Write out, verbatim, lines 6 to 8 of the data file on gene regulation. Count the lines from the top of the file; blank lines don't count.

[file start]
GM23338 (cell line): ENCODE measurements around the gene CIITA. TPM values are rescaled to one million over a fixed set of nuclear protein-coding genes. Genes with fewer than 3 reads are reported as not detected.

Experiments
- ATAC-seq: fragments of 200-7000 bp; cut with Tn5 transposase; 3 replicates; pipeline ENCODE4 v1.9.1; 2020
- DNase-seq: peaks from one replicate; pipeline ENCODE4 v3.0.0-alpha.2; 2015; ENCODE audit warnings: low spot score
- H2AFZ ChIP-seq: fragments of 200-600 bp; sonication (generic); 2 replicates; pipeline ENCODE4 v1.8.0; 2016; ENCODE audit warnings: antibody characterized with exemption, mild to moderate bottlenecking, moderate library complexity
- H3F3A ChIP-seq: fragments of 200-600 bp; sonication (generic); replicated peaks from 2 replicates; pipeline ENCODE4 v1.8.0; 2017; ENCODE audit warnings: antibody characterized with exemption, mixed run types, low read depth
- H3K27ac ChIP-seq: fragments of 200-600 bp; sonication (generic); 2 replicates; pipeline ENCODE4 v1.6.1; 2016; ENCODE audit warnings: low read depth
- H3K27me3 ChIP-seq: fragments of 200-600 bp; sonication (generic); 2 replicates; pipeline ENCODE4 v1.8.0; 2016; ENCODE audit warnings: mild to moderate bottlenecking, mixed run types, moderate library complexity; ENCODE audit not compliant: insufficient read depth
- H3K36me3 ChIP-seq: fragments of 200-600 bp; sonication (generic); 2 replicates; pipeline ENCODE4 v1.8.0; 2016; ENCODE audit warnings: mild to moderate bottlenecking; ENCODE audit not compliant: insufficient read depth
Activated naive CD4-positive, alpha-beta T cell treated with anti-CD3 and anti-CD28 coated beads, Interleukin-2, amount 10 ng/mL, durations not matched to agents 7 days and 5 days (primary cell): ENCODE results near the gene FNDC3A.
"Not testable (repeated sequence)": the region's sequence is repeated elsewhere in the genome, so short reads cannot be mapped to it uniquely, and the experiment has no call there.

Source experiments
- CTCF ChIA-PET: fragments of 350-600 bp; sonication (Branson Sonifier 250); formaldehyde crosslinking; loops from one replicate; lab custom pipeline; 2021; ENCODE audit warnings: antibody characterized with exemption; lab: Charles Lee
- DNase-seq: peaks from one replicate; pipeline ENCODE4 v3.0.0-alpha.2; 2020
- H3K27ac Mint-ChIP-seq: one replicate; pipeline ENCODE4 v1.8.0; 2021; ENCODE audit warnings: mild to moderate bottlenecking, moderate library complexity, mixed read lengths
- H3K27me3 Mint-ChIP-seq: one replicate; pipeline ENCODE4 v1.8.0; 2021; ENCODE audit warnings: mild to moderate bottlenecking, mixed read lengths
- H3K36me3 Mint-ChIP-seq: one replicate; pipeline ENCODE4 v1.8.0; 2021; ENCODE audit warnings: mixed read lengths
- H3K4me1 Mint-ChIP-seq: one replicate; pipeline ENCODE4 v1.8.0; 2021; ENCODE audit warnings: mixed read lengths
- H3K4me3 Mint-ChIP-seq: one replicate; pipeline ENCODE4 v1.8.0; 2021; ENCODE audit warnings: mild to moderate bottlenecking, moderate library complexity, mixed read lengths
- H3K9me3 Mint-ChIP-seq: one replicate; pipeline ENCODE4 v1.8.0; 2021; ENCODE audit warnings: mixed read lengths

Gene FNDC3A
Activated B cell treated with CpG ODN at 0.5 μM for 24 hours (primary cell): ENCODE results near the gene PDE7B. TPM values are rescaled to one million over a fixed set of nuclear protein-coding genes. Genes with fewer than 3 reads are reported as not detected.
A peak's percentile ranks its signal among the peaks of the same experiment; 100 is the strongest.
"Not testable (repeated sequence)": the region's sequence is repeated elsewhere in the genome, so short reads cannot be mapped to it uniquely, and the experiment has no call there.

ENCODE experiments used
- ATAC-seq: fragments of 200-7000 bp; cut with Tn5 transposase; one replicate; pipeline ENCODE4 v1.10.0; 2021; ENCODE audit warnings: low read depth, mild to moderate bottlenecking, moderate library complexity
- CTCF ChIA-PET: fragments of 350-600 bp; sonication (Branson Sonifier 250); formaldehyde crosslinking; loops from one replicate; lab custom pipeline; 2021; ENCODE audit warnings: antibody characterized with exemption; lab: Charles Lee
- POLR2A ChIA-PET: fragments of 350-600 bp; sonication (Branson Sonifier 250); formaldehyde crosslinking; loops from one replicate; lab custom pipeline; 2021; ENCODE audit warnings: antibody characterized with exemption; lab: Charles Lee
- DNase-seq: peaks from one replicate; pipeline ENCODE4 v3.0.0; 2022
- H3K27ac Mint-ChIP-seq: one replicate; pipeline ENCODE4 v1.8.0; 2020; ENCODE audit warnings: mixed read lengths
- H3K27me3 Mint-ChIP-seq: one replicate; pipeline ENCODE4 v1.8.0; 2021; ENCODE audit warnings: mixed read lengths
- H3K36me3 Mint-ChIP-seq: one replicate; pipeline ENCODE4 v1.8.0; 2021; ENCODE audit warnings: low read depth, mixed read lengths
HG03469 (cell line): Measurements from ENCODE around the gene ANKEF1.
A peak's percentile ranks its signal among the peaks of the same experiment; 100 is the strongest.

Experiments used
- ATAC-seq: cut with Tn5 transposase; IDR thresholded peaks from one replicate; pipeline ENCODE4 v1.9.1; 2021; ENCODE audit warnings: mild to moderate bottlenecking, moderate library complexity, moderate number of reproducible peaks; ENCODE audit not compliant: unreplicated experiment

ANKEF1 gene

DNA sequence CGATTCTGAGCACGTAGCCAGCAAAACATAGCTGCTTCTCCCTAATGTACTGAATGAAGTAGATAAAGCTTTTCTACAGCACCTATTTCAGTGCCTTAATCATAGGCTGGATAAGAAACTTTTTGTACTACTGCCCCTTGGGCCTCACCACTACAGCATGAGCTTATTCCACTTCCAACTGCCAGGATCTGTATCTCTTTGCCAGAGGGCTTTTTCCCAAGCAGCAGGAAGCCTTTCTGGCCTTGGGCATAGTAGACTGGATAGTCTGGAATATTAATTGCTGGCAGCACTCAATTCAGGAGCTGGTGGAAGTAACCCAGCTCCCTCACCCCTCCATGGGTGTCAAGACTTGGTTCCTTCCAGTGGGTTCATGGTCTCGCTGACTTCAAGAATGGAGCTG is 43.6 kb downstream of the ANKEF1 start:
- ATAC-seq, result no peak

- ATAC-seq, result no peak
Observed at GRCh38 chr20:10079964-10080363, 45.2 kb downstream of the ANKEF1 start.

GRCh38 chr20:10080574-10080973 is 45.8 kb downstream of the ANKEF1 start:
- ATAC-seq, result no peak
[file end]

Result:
- H3F3A ChIP-seq: fragments of 200-600 bp; sonication (generic); replicated peaks from 2 replicates; pipeline ENCODE4 v1.8.0; 2017; ENCODE audit warnings: antibody characterized with exemption, mixed run types, low read depth
- H3K27ac ChIP-seq: fragments of 200-600 bp; sonication (generic); 2 replicates; pipeline ENCODE4 v1.6.1; 2016; ENCODE audit warnings: low read depth
- H3K27me3 ChIP-seq: fragments of 200-600 bp; sonication (generic); 2 replicates; pipeline ENCODE4 v1.8.0; 2016; ENCODE audit warnings: mild to moderate bottlenecking, mixed run types, moderate library complexity; ENCODE audit not compliant: insufficient read depth